7. Hold Your First Board of Directors Meeting
The first meeting of the corporation's board of directors should be held at which the directors can appoint corporate officers, adopt bylaws, select a corporate bank, authorize issuance of shares of stock, set the corporation's fiscal year, and adopt an official stock certificate form and corporate seal. The directors' actions must be recorded in corporate minutes prepared by the incorporator or any of the directors. Additionally, if the corporation will be an S corporation, the directors should approve the election of S corporation status. It is usually necessary to prepare the minutes over one or two weeks, and then send them to all the directors for their signature. For corporate meeting minute forms, see Nolo’s website or refer to Incorporate Your Business, by Anthony Mancuso (Nolo).
8. Issue Stock
Issue stock to each shareholder. Although not legally required in most states, small corporations usually issue paper stock certificates. Enter each shareholder's name and contact information in the corporation’s stock transfer ledger.
A share of stock in your corporation is classified as a security under state and federal securities laws that regulate the offer and sale of corporate stock. However, the federal government and all states exempt most small corporations from these laws. For example, federal law exempts "private offerings:" a non-advertised sale to a limited number of people (generally 35 or fewer). Most states have enacted their own versions of this SEC exemption.
Visit the state securities office website for each state in which you will issue shares for information about applicable state securities laws. Links to all such offices can be found at the Contact Your Regulator web page of the North American Securities Administrators Association.
9. File Initial and Biennial Reports
After you have organized your corporation it is your responsibility to file an Initial Report with the State of Alaska Division of Corporations within 6 months of organization. There is no filing fee.
In addition, every Alaska corporation and foreign corporation registered in Alaska must file a Biennial Report every two years. The report is due before January 2 of the filing year. The Initial and Biennial Reports may be filed online or by postal mail.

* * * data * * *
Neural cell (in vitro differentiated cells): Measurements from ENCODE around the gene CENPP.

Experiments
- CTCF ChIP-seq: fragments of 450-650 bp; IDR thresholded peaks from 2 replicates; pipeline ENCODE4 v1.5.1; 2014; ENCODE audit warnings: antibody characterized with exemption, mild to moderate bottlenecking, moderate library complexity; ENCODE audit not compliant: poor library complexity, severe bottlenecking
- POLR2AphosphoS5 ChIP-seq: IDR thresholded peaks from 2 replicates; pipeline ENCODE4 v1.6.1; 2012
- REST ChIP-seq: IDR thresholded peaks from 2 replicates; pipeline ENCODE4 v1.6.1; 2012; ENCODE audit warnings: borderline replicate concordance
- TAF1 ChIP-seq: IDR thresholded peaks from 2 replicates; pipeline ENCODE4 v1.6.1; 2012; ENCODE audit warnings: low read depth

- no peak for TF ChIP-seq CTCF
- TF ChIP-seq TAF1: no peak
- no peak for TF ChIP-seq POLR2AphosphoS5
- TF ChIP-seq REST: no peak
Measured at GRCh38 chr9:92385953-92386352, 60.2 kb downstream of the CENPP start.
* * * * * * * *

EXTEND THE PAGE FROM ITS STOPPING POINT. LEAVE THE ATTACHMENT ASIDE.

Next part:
The filing fee is $100 for Alaska corporations, $200 for foreign corporations.
10. Comply With Other Tax and Regulatory Requirements
Additional tax and regulatory requirements apply to your corporation. These include:
EIN: Your corporation must obtain a federal employer identification number (EIN). You may obtain an EIN by completing an online application on the IRS website. There is no filing fee.
S Corporation Filing: If the corporation wants to elect S corporation status for tax purposes, it must submit Form 2553 Election by a Small Business Corporation (signed by all the shareholders). The election should be filed within two months and 15 days after the beginning of the corporation's first tax year. See the IRS S Corporation Fact Sheet for details.
Business Licenses: For the privilege of engaging in a business in the State of Alaska, a business license is required for a new entity. For information regarding business licenses, statutes, and how to obtain a business license, go to the Business License Section of the Alaska Division of Corporations website.
11. Foreign Corporations Doing Business in Alaska
To do business in Alaska, all corporations organized outside of the state must register with the with the State of Alaska Corporations Section. To register, file a Certificate of Authority Application by postal mail. The filing fee is $350. The foreign corporation must appoint a Alaska agent for service of process.
Last updated May 2012